“It’s exciting, I’ve never expected it but we are extremely humbled and honored,” Gillmore said.
Gillmore became owner of the print shop in 2013 and has since had the goal of providing customers with quality products on time and at a reasonable price. She has worked in the region for over 20 years, and started her career at Anderson Instrument Co., Inc. after graduating from Cazenovia College.
At Anderson, Gillmore worked in marketing and design, and later moved on to work at four different companies including Amsterdam Printing and the Grandoe Corporation in Gloversville, according to the chamber.
Gillmore said she is very grateful for every experience she has had through her employers. She said she has taken away knowledge and great experiences from each, according to information from the chamber.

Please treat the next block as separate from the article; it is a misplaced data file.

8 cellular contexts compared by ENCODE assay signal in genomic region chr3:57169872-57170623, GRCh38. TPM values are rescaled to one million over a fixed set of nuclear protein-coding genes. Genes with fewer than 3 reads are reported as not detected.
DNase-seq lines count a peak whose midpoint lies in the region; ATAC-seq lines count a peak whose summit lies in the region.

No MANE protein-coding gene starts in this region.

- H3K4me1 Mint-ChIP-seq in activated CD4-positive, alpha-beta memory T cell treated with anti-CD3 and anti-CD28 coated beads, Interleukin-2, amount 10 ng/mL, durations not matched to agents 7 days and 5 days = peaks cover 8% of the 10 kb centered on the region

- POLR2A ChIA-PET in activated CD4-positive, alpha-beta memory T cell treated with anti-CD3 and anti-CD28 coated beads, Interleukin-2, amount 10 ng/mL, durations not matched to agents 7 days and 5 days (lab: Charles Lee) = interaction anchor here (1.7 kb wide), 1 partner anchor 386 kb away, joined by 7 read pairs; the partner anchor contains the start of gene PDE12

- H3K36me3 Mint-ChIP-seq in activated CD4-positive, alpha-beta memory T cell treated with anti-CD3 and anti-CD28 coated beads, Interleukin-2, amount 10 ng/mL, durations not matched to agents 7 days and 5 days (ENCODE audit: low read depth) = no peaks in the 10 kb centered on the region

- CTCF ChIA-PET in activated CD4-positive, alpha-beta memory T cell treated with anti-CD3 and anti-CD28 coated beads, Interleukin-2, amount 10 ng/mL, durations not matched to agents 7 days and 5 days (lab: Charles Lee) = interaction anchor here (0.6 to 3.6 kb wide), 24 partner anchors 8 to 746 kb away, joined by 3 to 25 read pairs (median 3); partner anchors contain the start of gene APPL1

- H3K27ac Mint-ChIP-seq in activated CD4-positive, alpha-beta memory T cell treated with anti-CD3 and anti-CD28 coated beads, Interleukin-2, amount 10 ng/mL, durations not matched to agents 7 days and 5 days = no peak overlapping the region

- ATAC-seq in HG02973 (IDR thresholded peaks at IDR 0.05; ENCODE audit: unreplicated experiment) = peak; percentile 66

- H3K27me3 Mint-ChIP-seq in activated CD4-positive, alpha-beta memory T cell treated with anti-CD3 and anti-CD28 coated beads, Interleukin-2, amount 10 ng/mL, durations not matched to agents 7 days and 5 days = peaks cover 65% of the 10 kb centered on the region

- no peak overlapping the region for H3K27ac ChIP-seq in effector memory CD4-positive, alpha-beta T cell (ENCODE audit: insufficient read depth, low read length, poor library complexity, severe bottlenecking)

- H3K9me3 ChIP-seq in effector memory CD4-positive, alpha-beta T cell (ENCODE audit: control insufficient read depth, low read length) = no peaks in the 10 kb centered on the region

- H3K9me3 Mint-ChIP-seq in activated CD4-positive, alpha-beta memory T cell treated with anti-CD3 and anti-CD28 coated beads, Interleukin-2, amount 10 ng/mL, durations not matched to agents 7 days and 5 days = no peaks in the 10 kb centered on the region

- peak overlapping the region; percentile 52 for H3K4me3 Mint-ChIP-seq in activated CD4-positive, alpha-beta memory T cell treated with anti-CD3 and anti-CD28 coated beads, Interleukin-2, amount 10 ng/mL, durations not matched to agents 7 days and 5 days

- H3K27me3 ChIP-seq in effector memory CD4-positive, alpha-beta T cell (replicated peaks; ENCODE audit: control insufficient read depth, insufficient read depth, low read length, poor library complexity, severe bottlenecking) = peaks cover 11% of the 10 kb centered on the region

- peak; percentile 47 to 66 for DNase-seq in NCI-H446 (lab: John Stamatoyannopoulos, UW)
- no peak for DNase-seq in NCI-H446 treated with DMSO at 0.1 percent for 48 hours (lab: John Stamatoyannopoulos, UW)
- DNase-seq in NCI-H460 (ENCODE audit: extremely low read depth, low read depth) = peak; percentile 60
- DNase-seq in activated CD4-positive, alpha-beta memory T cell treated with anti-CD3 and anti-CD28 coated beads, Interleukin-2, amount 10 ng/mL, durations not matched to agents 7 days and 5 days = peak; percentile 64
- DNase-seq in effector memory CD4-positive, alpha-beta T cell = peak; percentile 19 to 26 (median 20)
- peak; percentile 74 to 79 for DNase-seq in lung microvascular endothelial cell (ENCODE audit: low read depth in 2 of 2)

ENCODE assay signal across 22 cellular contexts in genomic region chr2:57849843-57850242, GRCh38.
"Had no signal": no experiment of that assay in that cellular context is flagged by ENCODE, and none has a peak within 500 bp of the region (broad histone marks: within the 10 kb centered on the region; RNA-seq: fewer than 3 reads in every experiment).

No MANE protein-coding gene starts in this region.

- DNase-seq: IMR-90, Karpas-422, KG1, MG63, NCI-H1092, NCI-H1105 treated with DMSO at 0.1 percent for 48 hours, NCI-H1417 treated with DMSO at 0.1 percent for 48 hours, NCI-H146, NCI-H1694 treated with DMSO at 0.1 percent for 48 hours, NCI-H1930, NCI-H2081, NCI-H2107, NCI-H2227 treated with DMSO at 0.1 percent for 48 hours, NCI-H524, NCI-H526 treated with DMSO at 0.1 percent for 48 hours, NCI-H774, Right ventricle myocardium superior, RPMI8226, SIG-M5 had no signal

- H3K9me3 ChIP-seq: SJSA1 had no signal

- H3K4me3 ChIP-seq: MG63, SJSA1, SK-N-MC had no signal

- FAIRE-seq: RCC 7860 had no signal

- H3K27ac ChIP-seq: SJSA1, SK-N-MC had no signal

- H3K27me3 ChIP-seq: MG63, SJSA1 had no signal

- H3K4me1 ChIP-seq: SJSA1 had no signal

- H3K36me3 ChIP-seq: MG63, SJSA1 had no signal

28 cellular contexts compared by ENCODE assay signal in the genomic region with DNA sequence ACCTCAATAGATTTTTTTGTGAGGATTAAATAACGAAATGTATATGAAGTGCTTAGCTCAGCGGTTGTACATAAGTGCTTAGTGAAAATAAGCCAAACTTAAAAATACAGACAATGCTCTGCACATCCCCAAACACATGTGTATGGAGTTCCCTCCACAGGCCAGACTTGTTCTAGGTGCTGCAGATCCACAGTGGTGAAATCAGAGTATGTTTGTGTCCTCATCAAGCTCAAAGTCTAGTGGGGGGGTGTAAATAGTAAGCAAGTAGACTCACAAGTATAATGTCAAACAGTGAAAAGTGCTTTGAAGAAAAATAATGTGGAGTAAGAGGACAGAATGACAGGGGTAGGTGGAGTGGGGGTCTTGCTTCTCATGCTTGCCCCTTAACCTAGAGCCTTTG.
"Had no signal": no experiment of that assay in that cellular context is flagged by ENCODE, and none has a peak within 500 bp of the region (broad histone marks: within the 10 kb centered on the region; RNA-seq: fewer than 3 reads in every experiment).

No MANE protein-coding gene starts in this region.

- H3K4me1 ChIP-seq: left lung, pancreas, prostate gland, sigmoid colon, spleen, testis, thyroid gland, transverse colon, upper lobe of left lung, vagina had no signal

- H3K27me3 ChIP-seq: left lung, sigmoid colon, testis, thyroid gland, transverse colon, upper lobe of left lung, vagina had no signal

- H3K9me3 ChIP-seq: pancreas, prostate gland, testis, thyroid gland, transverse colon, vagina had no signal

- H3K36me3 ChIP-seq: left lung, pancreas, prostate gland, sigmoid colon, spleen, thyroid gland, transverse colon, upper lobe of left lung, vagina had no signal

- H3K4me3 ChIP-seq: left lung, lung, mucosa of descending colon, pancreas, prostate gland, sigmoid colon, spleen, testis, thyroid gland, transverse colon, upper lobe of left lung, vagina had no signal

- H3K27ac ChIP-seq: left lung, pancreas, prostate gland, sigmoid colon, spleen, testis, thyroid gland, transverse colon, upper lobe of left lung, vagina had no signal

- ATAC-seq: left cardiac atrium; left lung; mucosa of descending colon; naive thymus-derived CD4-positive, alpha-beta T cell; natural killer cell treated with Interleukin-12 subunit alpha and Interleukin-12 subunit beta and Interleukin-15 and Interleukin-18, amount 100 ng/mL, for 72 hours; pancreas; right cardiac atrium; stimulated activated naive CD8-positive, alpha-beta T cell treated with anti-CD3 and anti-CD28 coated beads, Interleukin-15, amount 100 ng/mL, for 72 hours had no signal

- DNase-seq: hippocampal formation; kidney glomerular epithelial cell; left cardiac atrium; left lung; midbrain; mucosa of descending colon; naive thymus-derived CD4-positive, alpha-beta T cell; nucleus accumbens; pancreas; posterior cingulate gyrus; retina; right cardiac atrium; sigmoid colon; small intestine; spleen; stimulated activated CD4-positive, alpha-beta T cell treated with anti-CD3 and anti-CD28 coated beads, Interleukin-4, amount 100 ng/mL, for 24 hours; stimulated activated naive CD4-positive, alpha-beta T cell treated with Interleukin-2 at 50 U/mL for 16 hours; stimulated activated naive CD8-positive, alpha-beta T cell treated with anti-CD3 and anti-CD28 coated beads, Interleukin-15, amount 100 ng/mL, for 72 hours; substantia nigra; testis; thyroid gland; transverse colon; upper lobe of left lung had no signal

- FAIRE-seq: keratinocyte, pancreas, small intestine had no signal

“2017 looks like a brand new year,” Gillmore said. “We are just going to keep doing what we do and just focus on our customers and make sure that they are happy.”
When Gillmore took over the 40-year-old established printing and design business, she didn’t think the business was as well known as she would have liked. She used her past experiences to share the story of the business and create a new business that was more involved with the community.
Gillmore and her team at Ricmar pride themselves on flexibility and their ability to really work with clients by being so involved with the community. Gillmore also spends her time on the Board of Trustees for the Amsterdam Free Library, Board of Directors of the Fulton County Museum and Historical Association and is also on the Advisory Board for the Montgomery County Office of Aging.
For the Chamber, Gillmore was recognized as having served for two years on the Ambassador Committee, where her work includes helping to mentor new businesses and Chamber members and attending ribbon cutting events.